(B ts 9 c)
-MUST SUB-LET: Finish lease on a
two (2) Bedroom Apt. in a Desirable
and Convenient location Next to
the V.A. Hospital and Medical
Center. Move ih today-Oct. rent
paid. Call 376-9668 between 9:00
a.m. and 6:00 p.m. for further
information. (B-15-ts-c)
;I-:*xx-x-x-x.Nxra->x-x-x-x.:.vx-;-:*x-x*x*2j
WANTED |
SiAV.V.'IV'V.'iV.V.V.V.V.V.VXvX'W'T'^e^
Two Tickets Homecoming Game.
Please phone 372-2452 for instant
cash. Will accept end zones or west
stand. (C-lt-18-p)
Desperately need place to stay for
married couple homecoming
weekend. Will pay. Phone 376-9529.
(C-3t-15-pl

Gator
ads Sell

Page 13

£-x-xw.x.r**x-^
| WANTED §
'W-X-X-X-XWVX-Ki-X-XMOMassSSWiCS'C^
Baby Sitter needed for 1 year'old
while I attend class on Mon., Wed.,
Frl. 10 a.m. 1:30 p.m.. Village
Park. 378-1744. (C-16-st-p)
Female roommate to share one brm
apt. in French Quarter. Call
378-9346 after 5:30 p.m. Apt. 36.
(C-16-3t-p)
One coed to share 2 br., ac, Fr.
Quarter apt. with 3 other girls. Apt.
96. 372-5246. (C-3t-16-p)
One roommate for French Quarter
Apt. one pool. Call 378-7804
anytime after 8:00 p.m. or on
weekends. (C-4t-16-p)
HELP WANTED
$ §
,>:-: ; ;.x->x.x.xww*:-x->x-x.x.x.x.x.x.x.xJ*:
WANTED: Student Journalist*
dedicated to accuracy ano
objectivity. Gain valuable experience
with the nations top college daily
work at the center of campus
activity, pay availiable for
experienced and hard-working
and desk men. The Florida
Alligator, Room 330, Reitz Union
Opportunity interested in earning
SSO-300 monthly in spare time call
378-7773 for appointment.
(E-3t-14-p)
Wanted: coeds to sell and distribute a
new line of products part time.
Training will be furnished. Call
481-2370 after 4 p.m. (E-15-st-p)
WANTED: Someone artsy-craftsy
who enjoys climbing ladders,
crawling under counters, full-time for
low pay and long hours in a
frivolically fun environment. If you
dare-inquire within: The Party Line,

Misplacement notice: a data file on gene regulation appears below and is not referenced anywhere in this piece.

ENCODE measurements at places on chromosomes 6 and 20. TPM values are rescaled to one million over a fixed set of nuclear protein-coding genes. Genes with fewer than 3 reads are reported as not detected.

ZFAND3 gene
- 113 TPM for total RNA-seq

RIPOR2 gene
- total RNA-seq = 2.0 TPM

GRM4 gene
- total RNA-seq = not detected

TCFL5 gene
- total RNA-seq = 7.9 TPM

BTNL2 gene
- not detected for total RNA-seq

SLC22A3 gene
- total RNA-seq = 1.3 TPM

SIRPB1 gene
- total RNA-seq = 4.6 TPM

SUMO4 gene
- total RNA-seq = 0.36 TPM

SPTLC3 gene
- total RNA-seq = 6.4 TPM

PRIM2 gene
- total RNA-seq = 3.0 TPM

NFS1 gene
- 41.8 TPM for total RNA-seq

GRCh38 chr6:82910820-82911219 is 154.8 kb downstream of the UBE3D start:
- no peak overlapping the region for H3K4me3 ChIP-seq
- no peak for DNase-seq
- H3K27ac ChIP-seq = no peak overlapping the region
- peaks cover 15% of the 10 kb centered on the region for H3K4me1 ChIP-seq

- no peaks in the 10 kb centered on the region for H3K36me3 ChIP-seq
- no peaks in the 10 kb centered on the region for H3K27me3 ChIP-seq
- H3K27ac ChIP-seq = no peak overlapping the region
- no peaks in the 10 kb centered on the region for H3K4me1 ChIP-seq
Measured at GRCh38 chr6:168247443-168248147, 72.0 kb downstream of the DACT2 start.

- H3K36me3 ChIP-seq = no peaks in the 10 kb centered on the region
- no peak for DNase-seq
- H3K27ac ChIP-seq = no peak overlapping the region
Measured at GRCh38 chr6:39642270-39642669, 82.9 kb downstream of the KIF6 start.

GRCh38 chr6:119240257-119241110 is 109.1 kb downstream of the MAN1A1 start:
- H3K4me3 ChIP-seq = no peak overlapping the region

Gainesville Mall. (E-13-st-p)
. -x.v.sssxx*x-x-:*x^x?.x-x.v.v.v.vxv;*;*;-;.:
AUTOS
i
:*!%%vx ;'x< x*>>: x-x<"x*x*xxv.*.*; x x*x-x-v
63Fiat Spyder Convertible white
w/Blk top call 3728601 after 5 pm.
(G-2t-17p)
.Plymouth Wagon 1959 at power
brakes and steering. Inspected. S3OO
phone 372-9860 after 5:00 p.m. or
weekend. (G-st-18-p)
1959 VW runs, needs some repairs.
Radio, nood tires, rebuilt trans. SIOO.
Ext. t Med Center. (G-2MB-P)
60 Mh, Jag Biggest luxury Jag
built. SIOOO spent on complete eng.
overhaul 3 wks. ago. Radio heat air
excellent in & out. Offers over
SISOO. 376-0201. (G-Bt-18-p)
Want to restore a car. Following
125.00 up 1940 Ford 41 Cad. 40
LaSalle 41 Cry. 40 Ply. 36 Buick 40
Chev. 31 Model A. Call 378-7951.
(G-10t-18-p)
65 Corvair: must sell! 4 dr. RH Perf.
running cond. Ex. family car SIOO
dn. take over payments. Call
378-8550 after 6 p.m.: A
SACRIFICE SALE. (G-3t-18-p)

- - rnm m mm m m m m m m mm mm rn m m m m m mm m mm m
| AUTOS I
1963 Austin Healey 3000 Mark II
radio wires overdrive, heater 3 tops
wide oval tires. $1250 2157 NW 9th
Ave. 378-5884. (G-4t-15-p)
66 Plymouth Satellite 426 HEMf
every possible extra and factory
experimental option, never raced, call
378-5405 after 6:00 p.m. (G-st-16-p)
1964 Porsche 356-C. One owner car.
Never raced or wrecked. $2600.00.
.Call 372-6018 after 5:30 weekdays,
anytime weekends. (G-13-st-p)
X-XC-XX.X-SSXiSXWW-XCCW^SNSsViX*.^
PERSONAL 1
Miles and Margaret Hotchkiss in Ate
you to enjoy Spudnuts The Big
Donut that is better. Call us for your
next party or meeting. SPUDNUT
DONUT SHOP AND SNACK BAR,
1017 W. University Ave. 3723100.
(J-3t-16-p)
- fi
MUG", I Like You because. . I
LOVE YOU EVEN THOUGH!!. .
Naive". (J-lt-18-p)
DEAR CRUSHER Happy Bth we
made it thanks to your priceless
patience!! I Love You tons please
stick around! With kisses, Tiger.
(J-lt-18-p)
EXPECTANTLY YOURS
Gainesvilles only shop for the
mother-to-be 706 W University Ave.
372-3850. (J-st-17-p)
Your Personal Poster Headquarters,
THE SUBTERRANEAN CIRCUS,
incense peddler, far-out clothing
experimenter, blacklight dispenser to
the world, has just received a large
shipment of INDIA PRINT
BEDSPREADS in both twin and
double bed sizes. Drop in and pick a
couple out while the selection is
abundant. 10 SW 7th St. just around
the comer from Santa Fe JC.
(J-15-6t-p)
;.x.x*x*xxw*w. ;v;-; ;-; x :*:-:*x x-x*x-xv.v.;.,
| LOST & FOUND §
::
jsx.x.x.x.x*xx.xx.v.x.x.v.v.v. .v.v.v. : , <*
Tipton Block Co. 4131 NW 6th St.
found 1 pair prescription sunglasses
left by customer. Please, come by
and identify. (L-3t-17-nc)
REWARD FOR RETURN OF
PURSE Lost near F Q 60 Sat. rtite.
Call 378-8244. N B. (L-lt-18-p)
SERVICES
V v
Going to Miami Riders Wanted.
Leaving Frl. 2 p.m. Call 378-9940
after 5. Ten dollars round-trip.
Air-cond. comfort, no extra charge.
(M-2t-18-p)
My office is small. My business is
new. Parking is terrible BUT youll be
glad you came. Buy your next
eyeglasses at University Opticians
526 SW 4th Ave. Next to Greyhound